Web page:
A Philadelphia icon known for luxurious accommodations and exceptional service, the Rittenhouse Hotel also houses Lacroix restaurant overlooking Rittenhouse Square. Focused on French cuisine, Lacroix features a tasting menu and a local-favorite brunch set up in the restaurant's kitchen and staff who know the menu backwards and forwards and do their best to help diners have the best experience possible.
It is almost impossible to visit Philadelphia without a local inquiring about your cheesesteak experience. Every Uber driver I used shared their favorite cheesesteak (all different) and implored me to experience their preferred restaurant along with preferred preparation. If you have managed to depart without experiencing this delicious blend of beefsteak layered with melted cheese (and peppers and onions, if that is your wont) on a crusty outside-soft inside hoagie roll you have missed an essential foodie experience. South Philadelphia's Geno’s Steaks has been serving up its famous Philly cheesesteaks to residents and visitors since 1966 and even has an airport concession if you manage to end your visit without yet experiencing the famous cheesesteak. Do your own taste test: Geno’s is across-the-street from Pat’s King of Steaks, and both are open 24 hours a day, seven days a week.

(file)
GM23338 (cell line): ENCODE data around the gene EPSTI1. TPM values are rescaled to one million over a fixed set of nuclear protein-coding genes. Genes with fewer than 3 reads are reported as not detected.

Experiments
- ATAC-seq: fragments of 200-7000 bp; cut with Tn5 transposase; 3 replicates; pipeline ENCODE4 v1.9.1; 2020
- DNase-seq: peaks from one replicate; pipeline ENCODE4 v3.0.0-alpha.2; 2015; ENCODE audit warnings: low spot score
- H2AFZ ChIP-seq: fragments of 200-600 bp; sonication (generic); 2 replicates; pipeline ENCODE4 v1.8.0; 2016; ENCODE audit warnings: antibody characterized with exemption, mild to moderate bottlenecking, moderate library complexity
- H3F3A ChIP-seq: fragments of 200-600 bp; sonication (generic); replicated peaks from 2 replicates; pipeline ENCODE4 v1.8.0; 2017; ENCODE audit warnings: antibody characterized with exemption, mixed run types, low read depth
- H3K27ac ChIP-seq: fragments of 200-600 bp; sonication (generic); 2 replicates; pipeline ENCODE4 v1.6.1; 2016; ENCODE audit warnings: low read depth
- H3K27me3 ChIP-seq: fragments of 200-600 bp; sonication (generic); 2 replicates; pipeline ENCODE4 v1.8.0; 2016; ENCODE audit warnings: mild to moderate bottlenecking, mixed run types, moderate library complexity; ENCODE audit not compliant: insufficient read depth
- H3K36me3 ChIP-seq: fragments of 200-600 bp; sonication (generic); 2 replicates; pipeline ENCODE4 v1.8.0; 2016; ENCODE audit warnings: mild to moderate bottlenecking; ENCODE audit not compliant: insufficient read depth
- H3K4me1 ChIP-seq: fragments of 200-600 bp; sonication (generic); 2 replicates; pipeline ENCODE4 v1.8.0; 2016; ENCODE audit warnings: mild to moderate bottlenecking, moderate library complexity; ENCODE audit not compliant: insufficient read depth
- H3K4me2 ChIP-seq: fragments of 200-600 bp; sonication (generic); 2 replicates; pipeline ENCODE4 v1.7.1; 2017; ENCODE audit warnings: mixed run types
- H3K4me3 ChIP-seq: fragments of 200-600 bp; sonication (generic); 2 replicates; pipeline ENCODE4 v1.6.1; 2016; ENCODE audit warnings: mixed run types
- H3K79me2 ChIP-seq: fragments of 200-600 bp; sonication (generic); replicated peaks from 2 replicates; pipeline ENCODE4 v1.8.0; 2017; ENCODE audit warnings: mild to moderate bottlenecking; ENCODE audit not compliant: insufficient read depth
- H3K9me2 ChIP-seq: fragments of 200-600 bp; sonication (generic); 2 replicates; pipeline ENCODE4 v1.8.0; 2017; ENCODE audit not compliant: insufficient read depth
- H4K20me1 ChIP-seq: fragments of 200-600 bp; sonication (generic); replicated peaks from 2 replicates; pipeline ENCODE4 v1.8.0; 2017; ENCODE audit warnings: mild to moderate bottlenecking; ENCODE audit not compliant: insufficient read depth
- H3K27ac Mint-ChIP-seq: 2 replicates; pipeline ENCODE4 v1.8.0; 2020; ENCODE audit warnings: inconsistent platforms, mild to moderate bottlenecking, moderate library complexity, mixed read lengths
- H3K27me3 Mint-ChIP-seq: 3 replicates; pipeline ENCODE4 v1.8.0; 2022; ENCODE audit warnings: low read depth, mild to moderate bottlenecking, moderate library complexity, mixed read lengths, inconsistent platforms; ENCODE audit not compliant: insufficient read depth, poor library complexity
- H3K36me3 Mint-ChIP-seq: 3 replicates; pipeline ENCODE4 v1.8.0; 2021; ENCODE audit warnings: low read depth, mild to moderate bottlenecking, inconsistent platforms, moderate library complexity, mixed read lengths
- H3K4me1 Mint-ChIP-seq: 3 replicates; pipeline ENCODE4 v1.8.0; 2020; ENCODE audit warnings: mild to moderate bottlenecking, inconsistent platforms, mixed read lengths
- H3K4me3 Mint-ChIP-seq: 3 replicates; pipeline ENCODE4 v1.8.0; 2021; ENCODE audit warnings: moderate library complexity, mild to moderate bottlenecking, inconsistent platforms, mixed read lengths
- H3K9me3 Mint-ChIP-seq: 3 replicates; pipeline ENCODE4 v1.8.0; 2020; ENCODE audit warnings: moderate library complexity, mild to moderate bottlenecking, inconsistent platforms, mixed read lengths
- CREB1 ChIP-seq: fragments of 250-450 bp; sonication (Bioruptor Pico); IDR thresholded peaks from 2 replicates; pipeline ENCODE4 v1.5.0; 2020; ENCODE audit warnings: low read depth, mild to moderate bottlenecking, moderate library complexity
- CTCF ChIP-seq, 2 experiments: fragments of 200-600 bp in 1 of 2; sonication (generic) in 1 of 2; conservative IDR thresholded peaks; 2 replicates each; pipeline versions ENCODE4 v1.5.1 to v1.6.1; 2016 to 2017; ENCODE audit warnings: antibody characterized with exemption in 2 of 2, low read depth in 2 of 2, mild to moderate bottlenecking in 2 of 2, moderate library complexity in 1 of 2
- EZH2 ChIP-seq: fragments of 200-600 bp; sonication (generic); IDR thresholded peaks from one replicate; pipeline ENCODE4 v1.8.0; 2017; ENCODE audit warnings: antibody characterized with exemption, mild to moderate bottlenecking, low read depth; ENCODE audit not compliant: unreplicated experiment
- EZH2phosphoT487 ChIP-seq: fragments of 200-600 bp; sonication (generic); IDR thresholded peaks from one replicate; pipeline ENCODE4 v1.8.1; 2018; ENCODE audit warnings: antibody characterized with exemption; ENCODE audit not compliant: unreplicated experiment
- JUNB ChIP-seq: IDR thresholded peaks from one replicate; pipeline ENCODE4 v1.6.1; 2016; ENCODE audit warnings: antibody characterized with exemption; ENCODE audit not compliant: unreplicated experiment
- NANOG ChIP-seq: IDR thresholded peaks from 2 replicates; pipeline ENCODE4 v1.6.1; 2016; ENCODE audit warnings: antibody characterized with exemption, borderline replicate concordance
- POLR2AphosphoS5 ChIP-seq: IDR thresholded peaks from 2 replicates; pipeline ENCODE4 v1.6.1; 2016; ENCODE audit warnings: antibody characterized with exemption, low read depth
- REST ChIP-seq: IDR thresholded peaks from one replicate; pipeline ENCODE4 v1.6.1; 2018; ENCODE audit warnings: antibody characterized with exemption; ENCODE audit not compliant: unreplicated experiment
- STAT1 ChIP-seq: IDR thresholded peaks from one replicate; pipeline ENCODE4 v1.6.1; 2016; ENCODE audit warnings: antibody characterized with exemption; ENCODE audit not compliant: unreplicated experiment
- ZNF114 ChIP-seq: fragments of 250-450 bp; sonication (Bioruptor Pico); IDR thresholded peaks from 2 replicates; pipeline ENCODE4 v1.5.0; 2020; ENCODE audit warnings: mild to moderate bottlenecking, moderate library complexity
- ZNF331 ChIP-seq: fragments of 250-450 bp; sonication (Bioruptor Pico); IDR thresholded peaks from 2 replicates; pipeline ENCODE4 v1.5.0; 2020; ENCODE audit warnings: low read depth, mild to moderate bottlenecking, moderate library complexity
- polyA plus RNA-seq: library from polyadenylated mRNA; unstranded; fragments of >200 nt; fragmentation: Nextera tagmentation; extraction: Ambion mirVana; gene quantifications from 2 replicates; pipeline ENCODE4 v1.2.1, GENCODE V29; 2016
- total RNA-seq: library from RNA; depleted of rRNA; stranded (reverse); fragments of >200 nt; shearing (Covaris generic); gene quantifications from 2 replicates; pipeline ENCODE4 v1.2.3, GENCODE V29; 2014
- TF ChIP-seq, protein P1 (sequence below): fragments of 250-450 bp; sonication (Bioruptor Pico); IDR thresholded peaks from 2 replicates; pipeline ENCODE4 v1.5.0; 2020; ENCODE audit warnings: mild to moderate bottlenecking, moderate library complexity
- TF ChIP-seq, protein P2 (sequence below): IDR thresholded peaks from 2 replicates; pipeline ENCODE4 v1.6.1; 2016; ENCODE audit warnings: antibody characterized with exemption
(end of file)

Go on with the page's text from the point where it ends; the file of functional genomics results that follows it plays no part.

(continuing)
Arden Theatre Company
Definitely seek out the award-winning Arden Theatre Company in Philadelphia’s Old City neighborhood. With its intimate scale and innovative productions, the Arden features five main stage productions and two children’s works each season. The spacious lounge is a great place to relax before or after a performance where you'll be surrounded by a crowd of enthusiastic theater fans.